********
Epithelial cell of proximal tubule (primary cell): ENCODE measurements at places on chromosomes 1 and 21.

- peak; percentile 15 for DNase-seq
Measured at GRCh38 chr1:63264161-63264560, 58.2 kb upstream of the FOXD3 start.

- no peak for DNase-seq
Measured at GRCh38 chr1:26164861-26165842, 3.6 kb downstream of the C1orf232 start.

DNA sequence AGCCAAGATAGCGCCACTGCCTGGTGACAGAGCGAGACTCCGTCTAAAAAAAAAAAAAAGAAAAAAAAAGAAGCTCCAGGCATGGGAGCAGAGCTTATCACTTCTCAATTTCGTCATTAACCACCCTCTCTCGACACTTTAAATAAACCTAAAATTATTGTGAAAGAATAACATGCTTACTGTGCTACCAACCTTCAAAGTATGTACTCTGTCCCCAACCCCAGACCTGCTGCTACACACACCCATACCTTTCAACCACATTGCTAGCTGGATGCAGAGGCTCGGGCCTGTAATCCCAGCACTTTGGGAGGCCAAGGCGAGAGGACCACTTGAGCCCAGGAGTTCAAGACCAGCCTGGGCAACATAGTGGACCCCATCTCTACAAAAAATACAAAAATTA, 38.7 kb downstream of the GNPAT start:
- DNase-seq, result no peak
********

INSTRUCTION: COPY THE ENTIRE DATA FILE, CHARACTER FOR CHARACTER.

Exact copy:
Epithelial cell of proximal tubule (primary cell): ENCODE measurements at places on chromosomes 1 and 21.

- peak; percentile 15 for DNase-seq
Measured at GRCh38 chr1:63264161-63264560, 58.2 kb upstream of the FOXD3 start.

- no peak for DNase-seq
Measured at GRCh38 chr1:26164861-26165842, 3.6 kb downstream of the C1orf232 start.

DNA sequence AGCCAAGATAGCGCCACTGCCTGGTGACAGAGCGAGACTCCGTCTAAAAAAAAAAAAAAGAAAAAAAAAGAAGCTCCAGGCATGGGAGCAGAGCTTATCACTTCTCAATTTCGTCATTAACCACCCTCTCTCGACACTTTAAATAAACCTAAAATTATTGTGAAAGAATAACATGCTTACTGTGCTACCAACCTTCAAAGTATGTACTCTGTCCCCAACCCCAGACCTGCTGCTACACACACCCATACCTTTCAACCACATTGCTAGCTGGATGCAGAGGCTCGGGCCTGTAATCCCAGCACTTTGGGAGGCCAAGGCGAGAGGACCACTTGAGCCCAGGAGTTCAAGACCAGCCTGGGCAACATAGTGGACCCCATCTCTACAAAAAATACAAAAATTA, 38.7 kb downstream of the GNPAT start:
- DNase-seq, result no peak